Friday, January 3, 2014

Movie Review: 47 Ronin

I’m not sure whether to dislike 47 Ronin or feel pity for it. The movie was supposed to come out in 2012, the budget somehow ballooned from $150 to $220 million, the director Carl Rinsch suffered a nervous breakdown while filming, he was fired shortly and the studio reedited and reshot the movie to make it more Hollywood-ey. Heck, Keanu Reeves was not even supposed to be the protagonist of the film and that changed after filming was completed. And Reeves had done this movie to finance his own directorial debut The Man of tai Chi which also bombed. I’m quite sure that a film on the making on 47 Ronin would be way more entertaining than this movie.

The Japanese press has called 47 Ronin the second worst thing to have happened to the country this century, the first being the tsunami. And the film pretty much is a lumbering, sloppy, utter mess. It’s offensive to the Japanese (and fans of Japanese cinema like me) because it doesn’t know the difference between a Yakuza, a Shogun, a Samurai and a Ronin. It doesn’t know how to develop characters. It doesn’t know how to construct an entertaining fight sequence. It doesn’t know how to create good CGI. And it certainly doesn’t know that post converting a bad movie to 3D is like poking our eyes with nunchucks. It’s a sad, stark display of everything that can go wrong while making a movie, and budding filmmakers can probably use the behind the scenes stories to know what not to do while making a film.

The story is credited to Chris Morgan and Hossein Amini but there’s no way even an alphabet from their script made it to the screen. The only thing the filmmakers had to do was follow the Ronin story – it’s a great, heroic, tragic tale of banished warriors avenging the death of their leader. They didn’t need to change anything because the material was gold by itself. Imagine 300 done with the narrative and aesthetic style of 13 Assassins – that what 47 Ronin would have been. But 47 Ronin for some reason throws in a witch, a dragon and other magic realism elements that make no sense and are quite badly designed to even entertain.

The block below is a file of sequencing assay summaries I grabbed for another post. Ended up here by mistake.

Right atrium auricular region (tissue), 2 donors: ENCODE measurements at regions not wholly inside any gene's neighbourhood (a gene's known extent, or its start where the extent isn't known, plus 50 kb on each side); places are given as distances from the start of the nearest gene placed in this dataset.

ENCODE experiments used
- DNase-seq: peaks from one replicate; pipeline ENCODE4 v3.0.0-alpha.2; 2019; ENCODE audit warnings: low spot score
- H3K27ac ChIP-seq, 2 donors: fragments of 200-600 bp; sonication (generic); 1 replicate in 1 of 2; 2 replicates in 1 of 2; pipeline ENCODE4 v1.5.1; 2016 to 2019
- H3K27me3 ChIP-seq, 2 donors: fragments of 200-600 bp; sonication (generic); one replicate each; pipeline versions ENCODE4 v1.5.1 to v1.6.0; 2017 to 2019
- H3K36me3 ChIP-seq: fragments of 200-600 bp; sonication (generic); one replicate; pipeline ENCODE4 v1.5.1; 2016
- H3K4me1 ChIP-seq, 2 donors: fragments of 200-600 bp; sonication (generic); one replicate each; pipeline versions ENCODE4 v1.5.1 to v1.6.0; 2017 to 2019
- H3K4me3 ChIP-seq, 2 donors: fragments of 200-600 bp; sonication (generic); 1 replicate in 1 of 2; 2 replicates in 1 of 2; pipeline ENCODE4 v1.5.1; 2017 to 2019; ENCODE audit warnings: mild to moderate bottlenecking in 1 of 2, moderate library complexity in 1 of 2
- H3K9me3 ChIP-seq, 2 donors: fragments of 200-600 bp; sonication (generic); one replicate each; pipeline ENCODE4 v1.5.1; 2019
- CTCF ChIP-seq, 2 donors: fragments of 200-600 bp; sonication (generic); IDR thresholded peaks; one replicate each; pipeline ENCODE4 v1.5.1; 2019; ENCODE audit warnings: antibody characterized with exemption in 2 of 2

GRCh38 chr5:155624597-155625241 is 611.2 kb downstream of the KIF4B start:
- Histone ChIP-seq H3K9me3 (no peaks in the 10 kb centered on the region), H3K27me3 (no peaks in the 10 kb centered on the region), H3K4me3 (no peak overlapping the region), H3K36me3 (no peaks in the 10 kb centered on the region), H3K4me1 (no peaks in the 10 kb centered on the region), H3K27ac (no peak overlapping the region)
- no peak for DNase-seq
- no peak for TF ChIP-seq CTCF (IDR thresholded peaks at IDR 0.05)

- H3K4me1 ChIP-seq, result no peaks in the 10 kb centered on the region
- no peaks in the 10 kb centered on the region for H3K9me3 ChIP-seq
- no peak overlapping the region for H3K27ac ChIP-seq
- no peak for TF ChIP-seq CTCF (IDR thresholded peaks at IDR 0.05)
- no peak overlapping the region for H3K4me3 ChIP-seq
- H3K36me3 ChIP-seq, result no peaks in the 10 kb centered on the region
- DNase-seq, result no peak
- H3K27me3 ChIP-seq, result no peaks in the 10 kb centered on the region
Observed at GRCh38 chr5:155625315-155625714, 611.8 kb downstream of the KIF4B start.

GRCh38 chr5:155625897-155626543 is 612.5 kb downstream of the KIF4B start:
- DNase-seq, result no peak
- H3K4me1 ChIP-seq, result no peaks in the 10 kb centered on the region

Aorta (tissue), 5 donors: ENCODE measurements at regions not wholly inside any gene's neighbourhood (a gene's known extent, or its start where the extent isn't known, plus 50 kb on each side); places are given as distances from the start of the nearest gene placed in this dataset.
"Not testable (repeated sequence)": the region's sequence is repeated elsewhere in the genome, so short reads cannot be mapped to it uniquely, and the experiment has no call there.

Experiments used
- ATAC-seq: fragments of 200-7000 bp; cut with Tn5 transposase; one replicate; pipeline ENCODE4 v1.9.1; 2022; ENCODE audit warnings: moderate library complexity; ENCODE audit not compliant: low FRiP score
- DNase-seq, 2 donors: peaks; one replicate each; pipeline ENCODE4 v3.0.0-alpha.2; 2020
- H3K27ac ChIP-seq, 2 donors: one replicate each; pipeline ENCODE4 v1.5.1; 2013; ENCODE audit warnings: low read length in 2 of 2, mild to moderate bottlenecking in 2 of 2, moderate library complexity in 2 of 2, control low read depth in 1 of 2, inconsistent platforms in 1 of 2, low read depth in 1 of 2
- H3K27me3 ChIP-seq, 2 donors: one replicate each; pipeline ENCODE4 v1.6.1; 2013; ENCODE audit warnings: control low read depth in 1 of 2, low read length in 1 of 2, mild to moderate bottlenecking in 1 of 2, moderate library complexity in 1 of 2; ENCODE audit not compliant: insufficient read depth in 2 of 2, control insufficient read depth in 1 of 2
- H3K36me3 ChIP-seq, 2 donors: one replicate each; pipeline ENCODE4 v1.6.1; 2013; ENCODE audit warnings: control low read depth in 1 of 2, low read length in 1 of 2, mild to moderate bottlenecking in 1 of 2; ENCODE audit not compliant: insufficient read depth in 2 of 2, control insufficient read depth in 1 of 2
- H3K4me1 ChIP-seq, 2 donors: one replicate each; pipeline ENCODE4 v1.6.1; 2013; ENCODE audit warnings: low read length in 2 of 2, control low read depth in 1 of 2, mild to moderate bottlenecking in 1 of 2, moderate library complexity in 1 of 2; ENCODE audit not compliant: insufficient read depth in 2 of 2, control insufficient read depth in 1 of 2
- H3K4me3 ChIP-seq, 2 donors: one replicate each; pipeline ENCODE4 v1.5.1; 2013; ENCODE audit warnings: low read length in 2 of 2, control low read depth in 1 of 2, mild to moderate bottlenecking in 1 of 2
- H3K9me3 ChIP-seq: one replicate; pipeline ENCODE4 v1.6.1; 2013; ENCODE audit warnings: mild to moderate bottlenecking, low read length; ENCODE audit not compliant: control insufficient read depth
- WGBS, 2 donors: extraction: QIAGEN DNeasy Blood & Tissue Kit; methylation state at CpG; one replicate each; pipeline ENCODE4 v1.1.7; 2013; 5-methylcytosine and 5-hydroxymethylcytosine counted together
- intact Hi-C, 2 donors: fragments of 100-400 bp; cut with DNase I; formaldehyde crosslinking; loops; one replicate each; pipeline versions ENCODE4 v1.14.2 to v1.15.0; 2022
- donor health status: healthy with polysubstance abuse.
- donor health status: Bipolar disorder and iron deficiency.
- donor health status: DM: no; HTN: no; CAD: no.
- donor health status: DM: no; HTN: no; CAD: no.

The acting is universally terrible starting with Reeves carrying the lone expression of a sad outcast and Rinko Kikuchi (from Babel and Pacific Rim) playing a witch as if in a Ramsay film. Hiroyuki Sanada (Kaneda from Sunshine) was originally supposed to be the hero and he’s clearly unhappy with being sidelined in a role that doesn’t make any sense. If there’s anything good to be said about the film it’s the one or two instances of grand production design, but that’s pretty much it. Director Rinsch is the protégé of Ridley Scott and is the guy behind terrific commercials and some truly amazing short films like The Gift. Whether it was studio interference that did him in or his inability to handle such a huge budgeted debut film remains unclear. But there are some cool ideas and some evident traces of a good film hidden in 47 Ronin, hopefully he’ll get to make something like that someday. 

(First published in MiD Day)

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